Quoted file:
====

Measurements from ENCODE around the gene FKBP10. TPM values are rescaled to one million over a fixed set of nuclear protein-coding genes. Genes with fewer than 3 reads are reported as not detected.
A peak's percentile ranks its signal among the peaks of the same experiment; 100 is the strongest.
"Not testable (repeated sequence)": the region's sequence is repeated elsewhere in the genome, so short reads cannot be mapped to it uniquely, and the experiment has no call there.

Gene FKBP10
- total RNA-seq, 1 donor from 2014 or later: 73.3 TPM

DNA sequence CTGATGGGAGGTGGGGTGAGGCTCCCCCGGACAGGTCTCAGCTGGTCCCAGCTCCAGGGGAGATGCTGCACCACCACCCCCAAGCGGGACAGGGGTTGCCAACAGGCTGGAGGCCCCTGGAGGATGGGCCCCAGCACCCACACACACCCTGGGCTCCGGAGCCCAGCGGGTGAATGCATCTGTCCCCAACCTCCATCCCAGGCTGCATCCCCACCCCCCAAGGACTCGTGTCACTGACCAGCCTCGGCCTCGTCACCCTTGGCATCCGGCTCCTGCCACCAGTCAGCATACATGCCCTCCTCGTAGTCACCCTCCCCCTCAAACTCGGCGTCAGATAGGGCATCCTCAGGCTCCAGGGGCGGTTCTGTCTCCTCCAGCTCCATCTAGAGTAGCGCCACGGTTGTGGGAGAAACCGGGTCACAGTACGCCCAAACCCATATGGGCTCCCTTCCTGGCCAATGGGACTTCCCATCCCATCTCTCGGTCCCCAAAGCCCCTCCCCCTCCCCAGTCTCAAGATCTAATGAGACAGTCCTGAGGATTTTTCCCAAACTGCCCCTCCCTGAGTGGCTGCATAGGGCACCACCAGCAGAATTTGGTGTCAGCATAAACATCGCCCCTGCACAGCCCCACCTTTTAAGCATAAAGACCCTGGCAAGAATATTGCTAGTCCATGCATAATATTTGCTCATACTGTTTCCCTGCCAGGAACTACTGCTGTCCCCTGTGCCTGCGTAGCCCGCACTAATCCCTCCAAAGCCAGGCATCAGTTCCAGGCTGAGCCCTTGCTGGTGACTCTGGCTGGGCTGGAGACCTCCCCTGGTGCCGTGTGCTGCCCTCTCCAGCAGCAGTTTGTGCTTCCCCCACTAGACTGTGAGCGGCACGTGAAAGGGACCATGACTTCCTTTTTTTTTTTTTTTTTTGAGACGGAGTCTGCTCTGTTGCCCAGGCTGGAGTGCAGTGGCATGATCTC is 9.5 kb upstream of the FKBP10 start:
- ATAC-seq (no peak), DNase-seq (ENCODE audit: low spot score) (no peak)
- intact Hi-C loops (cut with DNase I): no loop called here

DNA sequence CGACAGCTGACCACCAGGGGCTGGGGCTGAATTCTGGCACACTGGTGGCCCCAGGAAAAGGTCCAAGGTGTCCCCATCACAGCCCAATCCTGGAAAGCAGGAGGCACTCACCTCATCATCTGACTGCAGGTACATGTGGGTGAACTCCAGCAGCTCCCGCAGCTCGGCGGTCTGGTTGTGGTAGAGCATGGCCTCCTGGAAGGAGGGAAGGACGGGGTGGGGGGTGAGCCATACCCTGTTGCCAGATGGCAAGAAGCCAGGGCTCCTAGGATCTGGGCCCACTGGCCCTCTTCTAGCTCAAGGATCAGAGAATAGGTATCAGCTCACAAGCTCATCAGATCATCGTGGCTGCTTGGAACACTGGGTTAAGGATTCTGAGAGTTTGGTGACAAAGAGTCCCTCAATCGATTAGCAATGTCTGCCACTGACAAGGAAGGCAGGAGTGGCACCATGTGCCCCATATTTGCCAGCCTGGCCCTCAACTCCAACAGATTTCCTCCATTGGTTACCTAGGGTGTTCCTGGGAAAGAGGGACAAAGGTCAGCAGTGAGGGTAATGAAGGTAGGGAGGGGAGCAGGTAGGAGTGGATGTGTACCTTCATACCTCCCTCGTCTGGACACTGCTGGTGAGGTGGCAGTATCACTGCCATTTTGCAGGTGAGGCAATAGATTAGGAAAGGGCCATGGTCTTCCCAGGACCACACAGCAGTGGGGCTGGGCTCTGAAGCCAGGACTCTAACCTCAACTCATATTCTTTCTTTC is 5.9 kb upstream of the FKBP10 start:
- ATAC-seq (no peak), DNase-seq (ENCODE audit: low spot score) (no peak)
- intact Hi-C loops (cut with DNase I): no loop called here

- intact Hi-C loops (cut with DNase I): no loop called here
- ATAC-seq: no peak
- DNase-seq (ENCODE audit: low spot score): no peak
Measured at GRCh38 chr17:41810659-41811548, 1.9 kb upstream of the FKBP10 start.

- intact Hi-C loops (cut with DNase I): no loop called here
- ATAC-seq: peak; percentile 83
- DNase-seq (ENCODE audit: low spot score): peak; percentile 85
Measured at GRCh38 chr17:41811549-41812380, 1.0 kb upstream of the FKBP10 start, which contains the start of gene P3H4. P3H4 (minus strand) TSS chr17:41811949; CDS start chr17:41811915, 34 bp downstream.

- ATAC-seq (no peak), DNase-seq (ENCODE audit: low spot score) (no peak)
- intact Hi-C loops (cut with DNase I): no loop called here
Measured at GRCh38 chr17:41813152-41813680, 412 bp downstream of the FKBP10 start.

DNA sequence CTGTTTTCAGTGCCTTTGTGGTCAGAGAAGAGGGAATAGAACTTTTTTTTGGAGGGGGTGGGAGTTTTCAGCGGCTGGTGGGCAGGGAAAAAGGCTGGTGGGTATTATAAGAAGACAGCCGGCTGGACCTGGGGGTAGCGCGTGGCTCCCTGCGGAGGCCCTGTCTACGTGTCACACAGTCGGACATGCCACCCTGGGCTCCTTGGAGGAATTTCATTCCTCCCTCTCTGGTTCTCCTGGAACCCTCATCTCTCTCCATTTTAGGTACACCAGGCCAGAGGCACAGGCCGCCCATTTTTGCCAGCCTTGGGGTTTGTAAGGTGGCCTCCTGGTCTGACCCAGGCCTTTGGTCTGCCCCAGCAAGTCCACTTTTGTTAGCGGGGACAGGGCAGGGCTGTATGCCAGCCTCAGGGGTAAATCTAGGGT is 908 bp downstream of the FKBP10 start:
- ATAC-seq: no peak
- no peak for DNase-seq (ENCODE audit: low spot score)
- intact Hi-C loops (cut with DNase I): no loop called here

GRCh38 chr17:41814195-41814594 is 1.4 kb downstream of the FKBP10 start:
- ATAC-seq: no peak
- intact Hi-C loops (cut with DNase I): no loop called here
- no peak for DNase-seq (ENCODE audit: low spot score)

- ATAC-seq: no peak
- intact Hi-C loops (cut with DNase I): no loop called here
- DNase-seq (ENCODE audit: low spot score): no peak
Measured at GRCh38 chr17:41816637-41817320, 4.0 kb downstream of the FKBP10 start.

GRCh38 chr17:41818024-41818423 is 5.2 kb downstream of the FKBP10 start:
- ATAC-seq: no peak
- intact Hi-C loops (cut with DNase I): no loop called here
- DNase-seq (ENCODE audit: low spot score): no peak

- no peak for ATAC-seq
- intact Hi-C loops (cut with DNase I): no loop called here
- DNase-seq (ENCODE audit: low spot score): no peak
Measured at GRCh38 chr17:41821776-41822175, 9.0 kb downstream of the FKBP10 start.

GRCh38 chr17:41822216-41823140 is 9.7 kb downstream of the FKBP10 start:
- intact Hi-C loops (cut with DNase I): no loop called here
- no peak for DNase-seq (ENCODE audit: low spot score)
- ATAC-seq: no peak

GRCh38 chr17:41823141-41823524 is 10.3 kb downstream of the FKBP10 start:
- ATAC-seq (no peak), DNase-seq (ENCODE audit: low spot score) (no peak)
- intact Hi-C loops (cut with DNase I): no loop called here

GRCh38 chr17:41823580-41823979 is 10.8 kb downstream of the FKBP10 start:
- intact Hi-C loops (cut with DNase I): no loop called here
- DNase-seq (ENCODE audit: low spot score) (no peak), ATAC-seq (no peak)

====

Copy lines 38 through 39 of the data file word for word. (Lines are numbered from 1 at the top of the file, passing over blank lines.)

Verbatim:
- DNase-seq (ENCODE audit: low spot score): no peak

- no peak for ATAC-seq